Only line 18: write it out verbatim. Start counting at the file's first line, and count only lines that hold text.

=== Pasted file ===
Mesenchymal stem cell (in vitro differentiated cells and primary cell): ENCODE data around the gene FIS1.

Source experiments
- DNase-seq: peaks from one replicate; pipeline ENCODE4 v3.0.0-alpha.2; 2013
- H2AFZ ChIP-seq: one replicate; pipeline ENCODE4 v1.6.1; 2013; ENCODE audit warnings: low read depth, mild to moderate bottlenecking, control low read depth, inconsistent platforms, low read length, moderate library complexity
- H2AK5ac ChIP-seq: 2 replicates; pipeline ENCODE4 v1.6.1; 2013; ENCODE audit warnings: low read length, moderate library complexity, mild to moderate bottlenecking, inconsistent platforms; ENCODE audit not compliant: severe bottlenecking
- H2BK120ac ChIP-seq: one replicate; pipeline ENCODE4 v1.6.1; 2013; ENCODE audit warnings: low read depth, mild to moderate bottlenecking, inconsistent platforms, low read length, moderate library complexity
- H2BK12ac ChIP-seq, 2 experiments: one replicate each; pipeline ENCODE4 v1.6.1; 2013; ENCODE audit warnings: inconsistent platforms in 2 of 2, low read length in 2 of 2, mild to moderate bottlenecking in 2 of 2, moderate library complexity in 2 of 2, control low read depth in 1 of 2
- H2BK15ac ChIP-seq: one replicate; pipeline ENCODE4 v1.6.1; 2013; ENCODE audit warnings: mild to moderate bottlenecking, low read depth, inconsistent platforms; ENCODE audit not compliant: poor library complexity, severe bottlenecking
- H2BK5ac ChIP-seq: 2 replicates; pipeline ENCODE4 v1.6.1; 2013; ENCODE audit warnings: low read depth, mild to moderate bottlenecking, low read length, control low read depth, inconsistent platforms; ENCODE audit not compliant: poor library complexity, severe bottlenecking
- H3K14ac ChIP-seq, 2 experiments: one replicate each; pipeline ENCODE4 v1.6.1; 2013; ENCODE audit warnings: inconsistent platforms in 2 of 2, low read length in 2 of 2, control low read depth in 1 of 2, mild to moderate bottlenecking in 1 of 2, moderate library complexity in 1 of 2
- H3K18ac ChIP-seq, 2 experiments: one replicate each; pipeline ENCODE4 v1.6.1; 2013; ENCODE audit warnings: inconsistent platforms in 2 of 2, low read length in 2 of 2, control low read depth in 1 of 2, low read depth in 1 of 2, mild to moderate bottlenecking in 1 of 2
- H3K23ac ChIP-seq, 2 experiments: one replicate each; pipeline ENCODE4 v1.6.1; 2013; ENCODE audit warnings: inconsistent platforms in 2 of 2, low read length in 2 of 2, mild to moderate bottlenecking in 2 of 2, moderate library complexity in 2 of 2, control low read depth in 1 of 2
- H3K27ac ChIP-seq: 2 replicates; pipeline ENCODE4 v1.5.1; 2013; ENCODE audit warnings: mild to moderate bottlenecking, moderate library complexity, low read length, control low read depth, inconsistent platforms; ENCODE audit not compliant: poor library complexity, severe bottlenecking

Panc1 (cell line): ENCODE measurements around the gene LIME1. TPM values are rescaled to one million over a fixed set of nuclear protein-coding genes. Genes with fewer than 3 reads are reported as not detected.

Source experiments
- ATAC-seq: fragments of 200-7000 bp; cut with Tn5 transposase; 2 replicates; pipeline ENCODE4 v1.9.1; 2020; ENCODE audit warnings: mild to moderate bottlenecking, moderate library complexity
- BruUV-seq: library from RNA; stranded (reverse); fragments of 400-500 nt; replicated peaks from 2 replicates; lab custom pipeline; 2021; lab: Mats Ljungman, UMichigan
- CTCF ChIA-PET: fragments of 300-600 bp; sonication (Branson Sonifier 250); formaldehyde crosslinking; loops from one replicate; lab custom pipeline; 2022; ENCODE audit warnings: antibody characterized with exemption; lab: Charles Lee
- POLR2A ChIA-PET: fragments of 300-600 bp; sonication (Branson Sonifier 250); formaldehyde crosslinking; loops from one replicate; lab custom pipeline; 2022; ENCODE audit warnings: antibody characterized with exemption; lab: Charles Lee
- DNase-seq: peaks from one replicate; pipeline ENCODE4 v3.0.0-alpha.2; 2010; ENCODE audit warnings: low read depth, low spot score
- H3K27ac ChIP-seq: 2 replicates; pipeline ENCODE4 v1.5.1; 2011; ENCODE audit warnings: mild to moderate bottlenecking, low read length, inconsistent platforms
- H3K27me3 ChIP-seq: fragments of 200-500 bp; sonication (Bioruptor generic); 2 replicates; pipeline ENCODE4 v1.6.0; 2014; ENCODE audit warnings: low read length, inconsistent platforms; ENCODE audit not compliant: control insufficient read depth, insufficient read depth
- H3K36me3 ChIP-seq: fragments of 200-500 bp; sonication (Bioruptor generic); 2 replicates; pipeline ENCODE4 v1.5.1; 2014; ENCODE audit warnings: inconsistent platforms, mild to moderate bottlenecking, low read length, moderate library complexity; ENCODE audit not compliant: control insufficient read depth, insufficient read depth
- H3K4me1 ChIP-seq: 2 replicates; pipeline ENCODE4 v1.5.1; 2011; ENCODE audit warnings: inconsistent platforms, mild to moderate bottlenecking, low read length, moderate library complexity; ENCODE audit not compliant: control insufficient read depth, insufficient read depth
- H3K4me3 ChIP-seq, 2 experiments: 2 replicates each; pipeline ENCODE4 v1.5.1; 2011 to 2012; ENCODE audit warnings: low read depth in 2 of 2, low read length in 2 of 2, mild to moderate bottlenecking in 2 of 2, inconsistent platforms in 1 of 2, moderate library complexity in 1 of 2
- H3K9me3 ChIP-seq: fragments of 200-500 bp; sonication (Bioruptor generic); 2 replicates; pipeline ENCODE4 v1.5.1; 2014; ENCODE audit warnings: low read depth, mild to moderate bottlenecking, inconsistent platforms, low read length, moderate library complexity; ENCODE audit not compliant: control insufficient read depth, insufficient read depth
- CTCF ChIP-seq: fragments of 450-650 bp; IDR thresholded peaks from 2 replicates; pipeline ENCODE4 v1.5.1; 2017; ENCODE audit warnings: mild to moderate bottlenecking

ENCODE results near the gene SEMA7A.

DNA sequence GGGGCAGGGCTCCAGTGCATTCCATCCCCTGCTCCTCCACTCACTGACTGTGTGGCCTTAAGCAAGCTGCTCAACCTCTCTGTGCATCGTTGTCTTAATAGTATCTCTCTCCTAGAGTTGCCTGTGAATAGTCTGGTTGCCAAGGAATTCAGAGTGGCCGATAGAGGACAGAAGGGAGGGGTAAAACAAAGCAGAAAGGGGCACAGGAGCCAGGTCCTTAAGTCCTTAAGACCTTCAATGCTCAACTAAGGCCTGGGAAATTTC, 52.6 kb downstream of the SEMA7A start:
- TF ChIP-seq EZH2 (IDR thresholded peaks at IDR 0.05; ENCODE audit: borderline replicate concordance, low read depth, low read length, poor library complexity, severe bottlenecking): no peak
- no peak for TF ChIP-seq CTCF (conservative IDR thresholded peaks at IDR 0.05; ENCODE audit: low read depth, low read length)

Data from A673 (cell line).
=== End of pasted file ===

- CTCF ChIA-PET: fragments of 300-600 bp; sonication (Branson Sonifier 250); formaldehyde crosslinking; loops from one replicate; lab custom pipeline; 2022; ENCODE audit warnings: antibody characterized with exemption; lab: Charles Lee